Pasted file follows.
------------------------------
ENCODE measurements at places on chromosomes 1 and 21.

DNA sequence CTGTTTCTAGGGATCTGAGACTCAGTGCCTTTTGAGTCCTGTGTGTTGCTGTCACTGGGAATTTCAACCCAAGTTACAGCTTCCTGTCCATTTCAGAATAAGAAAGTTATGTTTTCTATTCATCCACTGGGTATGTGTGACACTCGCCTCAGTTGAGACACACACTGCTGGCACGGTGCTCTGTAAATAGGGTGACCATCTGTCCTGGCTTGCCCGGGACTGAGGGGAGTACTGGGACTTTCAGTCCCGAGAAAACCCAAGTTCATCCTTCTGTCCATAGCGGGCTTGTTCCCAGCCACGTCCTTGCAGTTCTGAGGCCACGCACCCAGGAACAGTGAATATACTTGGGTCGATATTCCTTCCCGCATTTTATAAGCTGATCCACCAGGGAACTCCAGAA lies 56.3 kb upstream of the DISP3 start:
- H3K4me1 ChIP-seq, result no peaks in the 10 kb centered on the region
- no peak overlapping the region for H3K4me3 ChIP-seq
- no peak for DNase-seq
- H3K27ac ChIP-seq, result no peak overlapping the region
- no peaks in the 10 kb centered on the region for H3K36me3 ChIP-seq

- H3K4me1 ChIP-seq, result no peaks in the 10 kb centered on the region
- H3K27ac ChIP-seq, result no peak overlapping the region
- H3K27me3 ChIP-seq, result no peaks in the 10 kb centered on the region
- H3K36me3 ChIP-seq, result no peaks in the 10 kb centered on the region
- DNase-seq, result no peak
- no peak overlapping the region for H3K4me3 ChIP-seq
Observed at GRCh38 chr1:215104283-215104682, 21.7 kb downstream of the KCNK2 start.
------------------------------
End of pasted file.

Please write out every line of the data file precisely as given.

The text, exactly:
ENCODE measurements at places on chromosomes 1 and 21.

DNA sequence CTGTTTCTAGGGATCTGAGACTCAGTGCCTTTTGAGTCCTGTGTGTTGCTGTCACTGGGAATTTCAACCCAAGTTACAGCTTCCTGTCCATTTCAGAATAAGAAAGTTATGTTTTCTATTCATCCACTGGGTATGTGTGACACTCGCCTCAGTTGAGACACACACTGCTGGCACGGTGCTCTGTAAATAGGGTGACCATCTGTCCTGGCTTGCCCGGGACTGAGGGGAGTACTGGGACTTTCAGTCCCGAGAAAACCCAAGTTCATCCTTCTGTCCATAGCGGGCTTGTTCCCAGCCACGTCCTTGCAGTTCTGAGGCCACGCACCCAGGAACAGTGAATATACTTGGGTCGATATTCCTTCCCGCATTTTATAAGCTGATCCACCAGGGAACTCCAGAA lies 56.3 kb upstream of the DISP3 start:
- H3K4me1 ChIP-seq, result no peaks in the 10 kb centered on the region
- no peak overlapping the region for H3K4me3 ChIP-seq
- no peak for DNase-seq
- H3K27ac ChIP-seq, result no peak overlapping the region
- no peaks in the 10 kb centered on the region for H3K36me3 ChIP-seq

- H3K4me1 ChIP-seq, result no peaks in the 10 kb centered on the region
- H3K27ac ChIP-seq, result no peak overlapping the region
- H3K27me3 ChIP-seq, result no peaks in the 10 kb centered on the region
- H3K36me3 ChIP-seq, result no peaks in the 10 kb centered on the region
- DNase-seq, result no peak
- no peak overlapping the region for H3K4me3 ChIP-seq
Observed at GRCh38 chr1:215104283-215104682, 21.7 kb downstream of the KCNK2 start.